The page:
The Timberwolves have a point guard problem. And, no, turning to Andrew Wiggins—and his career 2.2 assists per game—was not, is not and will never be the answer.

    It's a real issue, and it requires a real solution. Ideally, Russell is said solution. He's close with Karl-Anthony Towns, and the top two picks of the 2015 draft could put opposing defenses in impossible situations. When screen plays involve a pair of three-level scorers, there's no correct way to defend them.

    But if the Warriors move Russell, they might wait until the summer to pull the trigger. The Wolves, then, must be open to other options.

    Bogdanovic isn't a point guard, but his creativity would boost this playmaking-by-committee approach. If the Kings don't think they can afford him in free agency, maybe they act now to get something in return. Or if Sacramento plans to pay him, maybe it would shop a different high-cost player instead—perhaps Hield, who complained about the negotiations prior to his extension and recently touched on "trust issues" within the team.

    For less dramatic moves, Minnesota might see bargain potential in Smith or find a way to lure Morris away from Denver. (The Nuggets can't pay everyone, right?) Those wouldn't be Russell-level pickups, but they'd at least address the position now and into the future.

New Orleans Pelicans

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    Rocky Widner/Getty Images

    Trade Targets

    • Draft Picks
    • Kyle Kuzma
    • Bogdan Bogdanovic
    • Gary Harris
    • Malik Beasley

    General Approach

    No one should envy New Orleans right now.

    Sure, the Pelicans might have a potential savior coming in Zion Williamson. But they might be lucky to have weeks worth of data on how this summer's top pick fits with the rest of this roster. That makes this deadline tricky to navigate because blowing up the veteran core could be premature.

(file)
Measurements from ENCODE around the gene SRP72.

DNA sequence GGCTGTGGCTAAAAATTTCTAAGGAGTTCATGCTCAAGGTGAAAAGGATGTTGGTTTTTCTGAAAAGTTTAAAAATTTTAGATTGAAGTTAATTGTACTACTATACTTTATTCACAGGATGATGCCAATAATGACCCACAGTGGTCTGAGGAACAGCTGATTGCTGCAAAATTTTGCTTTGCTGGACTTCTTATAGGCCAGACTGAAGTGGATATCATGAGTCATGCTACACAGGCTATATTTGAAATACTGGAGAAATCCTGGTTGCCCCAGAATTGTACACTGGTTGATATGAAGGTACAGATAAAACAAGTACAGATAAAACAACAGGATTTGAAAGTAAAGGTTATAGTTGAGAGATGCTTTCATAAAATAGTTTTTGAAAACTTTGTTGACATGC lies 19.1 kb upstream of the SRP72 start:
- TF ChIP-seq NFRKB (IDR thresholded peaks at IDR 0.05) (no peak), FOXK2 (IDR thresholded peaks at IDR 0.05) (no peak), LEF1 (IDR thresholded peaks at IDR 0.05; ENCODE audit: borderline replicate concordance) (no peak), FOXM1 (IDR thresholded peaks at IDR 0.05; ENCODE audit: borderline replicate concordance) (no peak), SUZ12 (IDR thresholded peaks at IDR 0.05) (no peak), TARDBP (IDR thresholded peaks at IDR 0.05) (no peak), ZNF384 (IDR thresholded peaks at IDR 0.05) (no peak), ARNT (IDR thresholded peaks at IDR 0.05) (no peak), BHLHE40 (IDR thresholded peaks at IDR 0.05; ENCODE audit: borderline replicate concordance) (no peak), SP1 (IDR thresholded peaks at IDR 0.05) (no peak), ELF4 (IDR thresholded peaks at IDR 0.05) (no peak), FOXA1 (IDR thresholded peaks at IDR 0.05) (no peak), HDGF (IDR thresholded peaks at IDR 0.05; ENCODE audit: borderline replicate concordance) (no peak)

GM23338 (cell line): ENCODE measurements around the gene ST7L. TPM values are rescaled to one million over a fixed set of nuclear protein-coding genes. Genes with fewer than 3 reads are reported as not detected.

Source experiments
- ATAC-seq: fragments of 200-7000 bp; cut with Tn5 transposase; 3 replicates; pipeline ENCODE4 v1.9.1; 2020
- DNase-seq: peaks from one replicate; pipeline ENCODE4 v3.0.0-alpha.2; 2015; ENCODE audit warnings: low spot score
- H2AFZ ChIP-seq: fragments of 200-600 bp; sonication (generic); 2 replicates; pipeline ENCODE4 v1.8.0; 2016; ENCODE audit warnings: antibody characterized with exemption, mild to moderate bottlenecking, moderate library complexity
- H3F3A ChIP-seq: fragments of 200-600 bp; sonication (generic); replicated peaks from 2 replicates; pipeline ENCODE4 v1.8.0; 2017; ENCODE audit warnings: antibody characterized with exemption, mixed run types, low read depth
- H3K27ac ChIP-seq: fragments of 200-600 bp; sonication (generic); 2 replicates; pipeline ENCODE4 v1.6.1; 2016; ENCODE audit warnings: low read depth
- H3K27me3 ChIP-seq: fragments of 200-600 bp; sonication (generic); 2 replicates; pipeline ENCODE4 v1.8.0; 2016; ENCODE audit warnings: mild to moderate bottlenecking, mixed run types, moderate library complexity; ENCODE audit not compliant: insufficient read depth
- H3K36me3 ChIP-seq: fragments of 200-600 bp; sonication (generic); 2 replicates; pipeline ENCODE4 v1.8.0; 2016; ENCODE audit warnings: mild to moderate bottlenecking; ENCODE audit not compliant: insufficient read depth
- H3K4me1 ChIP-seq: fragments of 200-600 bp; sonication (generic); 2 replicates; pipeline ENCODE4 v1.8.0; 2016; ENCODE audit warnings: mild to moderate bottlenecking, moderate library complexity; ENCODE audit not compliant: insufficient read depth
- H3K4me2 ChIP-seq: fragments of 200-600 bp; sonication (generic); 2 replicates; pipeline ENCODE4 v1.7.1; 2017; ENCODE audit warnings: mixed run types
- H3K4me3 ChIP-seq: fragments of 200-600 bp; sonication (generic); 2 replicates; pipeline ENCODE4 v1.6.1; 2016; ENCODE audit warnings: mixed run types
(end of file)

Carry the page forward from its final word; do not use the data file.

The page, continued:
But then again, if the Pels hold a fire sale, they'll have some of the top players available.

    As the list of targets indicates, we're advocates of a demolition. Competing early with Williamson sure sounded appealing (especially after losing Anthony Davis), but the rook won't even turn 20 until this summer. Asking him to guide a playoff push is too much. And even if the Pels try propping up someone else as their leader, all the media and fan attention will still swirl around Williamson.

    This is a chance, then, to bulk up the young core and find more pieces on Williamson's timeline. New Orleans could net multiple firsts by letting go of Holiday, Redick and Favors, or it could access some of the league's up-and-comers. If a Holiday deal goes down, it might want to grab both a first and an emerging talent like Kuzma, Harris or Bogdanovic (who's 27 but only in his third NBA season).

New York Knicks

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    Bart Young/Getty Images

    Trade Targets

    • Draft Picks